FOX 19 recently did a focus on Lebanon and our very own John Zimkus was interviewed twice about Harmon Museum. Watch the segments below.
(this one was filmed at 5am)
Predominantly a floral painter, Martin Rettig was the younger brother of John Rettig. Born in 1869, Martin studied under Duveneck at the Art Academy of Cincinnati and would later become known as an authority on the works of Duveneck. He was one of the first decorators at Rookwood Pottery, where he stayed from 1882 through 1885. He worked primarily in Limoges, France, in the Japanese style typical of Rookwood at the time. Martin was the president of the Cincinnati Art Club from 1918 through 1920 and passed away in 1956, leaving a large body of floral oil paintings as his legacy.
Dubbed as the “Wizard of Scenic Creation”, John Rettig was best known for his set designs, creating many open-air pageants in Cincinnati, North Africa, and Mexico. The son of a German beer brewer, John was born in Cincinnati, Ohio. He took an interest in art at an early age, beginning to paint frescos when he was just fifteen. He studied at the McMicken School of Drawing and Design (a division of the University of Cincinnati) and graduated in 1881. He later studied at the Art Academy of Cincinnati under Frank Duveneck and Henry Potthast before traveling to Europe to study in Paris with Collin and Courtois. As an artist, he was a painter, sculptor, muralist, and theatrical set designer. With his younger brother and fellow artist, Martin, he decorated and modeled Rookwood Pottery. In 1903, he traveled back to Europe and spent most of his time in Northern Holland, in a fishing village named Volendam, which later became his second home. John was the president of the Cincinnati Art Club from 1890 to 1892 and again from 1908 to 1910. He passed away, in Cincinnati, at the age of 75. His paintings are on display in private and public collections around the world.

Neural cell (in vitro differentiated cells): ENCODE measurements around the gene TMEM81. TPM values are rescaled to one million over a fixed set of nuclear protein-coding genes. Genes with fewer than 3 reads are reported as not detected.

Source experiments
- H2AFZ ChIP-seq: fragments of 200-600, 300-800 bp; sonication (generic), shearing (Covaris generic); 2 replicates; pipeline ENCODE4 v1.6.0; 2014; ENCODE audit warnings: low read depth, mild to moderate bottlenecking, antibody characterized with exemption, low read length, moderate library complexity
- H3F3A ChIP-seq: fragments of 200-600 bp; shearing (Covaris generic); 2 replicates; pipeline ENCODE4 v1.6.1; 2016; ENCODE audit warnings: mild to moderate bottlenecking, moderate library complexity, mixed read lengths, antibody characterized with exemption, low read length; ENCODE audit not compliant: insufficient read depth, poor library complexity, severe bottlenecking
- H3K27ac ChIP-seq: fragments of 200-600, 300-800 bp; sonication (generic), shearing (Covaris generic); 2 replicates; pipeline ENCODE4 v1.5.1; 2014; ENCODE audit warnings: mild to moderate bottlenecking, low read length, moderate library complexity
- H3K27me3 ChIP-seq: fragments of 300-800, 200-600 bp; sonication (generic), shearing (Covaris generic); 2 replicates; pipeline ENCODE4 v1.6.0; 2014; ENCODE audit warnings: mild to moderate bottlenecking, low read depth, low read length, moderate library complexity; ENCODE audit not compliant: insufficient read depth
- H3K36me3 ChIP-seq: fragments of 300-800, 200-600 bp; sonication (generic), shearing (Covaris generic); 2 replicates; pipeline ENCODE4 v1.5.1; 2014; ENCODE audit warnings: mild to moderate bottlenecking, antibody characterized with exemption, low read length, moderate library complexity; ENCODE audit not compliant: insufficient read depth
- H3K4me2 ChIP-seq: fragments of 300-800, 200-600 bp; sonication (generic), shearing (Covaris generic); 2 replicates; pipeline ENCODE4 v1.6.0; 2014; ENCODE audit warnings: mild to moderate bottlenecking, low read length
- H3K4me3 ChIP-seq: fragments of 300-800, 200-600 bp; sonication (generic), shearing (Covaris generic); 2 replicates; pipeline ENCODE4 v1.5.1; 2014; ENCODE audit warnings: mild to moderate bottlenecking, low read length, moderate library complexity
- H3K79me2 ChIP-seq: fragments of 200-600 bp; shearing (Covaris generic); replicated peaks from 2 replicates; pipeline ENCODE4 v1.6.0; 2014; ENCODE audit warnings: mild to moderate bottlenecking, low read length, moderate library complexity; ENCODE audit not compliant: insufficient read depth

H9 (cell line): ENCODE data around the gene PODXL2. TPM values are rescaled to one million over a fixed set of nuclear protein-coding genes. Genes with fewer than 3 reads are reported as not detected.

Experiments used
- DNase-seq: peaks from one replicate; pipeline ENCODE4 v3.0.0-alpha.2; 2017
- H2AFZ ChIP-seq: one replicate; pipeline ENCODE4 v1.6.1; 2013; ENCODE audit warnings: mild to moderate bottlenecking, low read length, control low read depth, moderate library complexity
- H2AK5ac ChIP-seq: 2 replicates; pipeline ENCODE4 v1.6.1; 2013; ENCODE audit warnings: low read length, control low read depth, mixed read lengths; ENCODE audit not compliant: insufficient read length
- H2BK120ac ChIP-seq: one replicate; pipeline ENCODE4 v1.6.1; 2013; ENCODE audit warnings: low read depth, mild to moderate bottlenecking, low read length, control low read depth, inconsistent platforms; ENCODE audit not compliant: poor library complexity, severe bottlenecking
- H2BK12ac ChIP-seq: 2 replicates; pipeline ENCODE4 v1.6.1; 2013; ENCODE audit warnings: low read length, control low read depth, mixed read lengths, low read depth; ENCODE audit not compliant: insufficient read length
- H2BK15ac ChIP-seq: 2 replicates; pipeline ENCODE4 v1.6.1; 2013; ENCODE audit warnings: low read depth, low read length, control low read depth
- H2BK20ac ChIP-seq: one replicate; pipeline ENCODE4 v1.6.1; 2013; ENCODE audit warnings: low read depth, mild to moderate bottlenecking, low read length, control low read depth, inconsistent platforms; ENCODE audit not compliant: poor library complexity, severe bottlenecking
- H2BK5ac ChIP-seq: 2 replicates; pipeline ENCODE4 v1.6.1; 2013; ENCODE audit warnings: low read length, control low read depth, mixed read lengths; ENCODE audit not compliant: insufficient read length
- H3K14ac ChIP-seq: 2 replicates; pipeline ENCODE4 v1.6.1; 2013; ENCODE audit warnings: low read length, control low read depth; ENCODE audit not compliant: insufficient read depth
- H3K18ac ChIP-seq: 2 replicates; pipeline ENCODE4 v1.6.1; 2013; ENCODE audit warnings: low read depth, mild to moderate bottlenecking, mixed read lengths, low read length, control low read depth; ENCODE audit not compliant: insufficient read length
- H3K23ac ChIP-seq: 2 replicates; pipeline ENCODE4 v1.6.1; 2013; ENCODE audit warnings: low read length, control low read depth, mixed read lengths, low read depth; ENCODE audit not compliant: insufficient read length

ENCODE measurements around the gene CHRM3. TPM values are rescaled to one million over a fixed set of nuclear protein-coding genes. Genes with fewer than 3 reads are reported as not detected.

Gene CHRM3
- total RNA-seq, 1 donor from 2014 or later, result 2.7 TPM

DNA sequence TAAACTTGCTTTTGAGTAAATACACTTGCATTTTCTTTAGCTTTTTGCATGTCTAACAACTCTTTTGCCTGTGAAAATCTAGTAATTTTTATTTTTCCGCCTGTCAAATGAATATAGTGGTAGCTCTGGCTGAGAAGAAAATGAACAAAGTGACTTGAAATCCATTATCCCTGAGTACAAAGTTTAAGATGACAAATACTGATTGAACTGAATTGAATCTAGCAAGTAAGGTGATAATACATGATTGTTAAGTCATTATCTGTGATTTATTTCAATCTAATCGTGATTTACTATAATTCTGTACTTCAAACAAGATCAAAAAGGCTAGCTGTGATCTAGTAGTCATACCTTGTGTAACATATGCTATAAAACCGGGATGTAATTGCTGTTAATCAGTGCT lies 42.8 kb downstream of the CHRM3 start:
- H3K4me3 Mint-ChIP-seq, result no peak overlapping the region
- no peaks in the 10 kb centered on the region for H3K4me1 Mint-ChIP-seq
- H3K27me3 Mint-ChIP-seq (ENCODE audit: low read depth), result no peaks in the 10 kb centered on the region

Nathaniel Grauwelman as well as various staff and volunteers.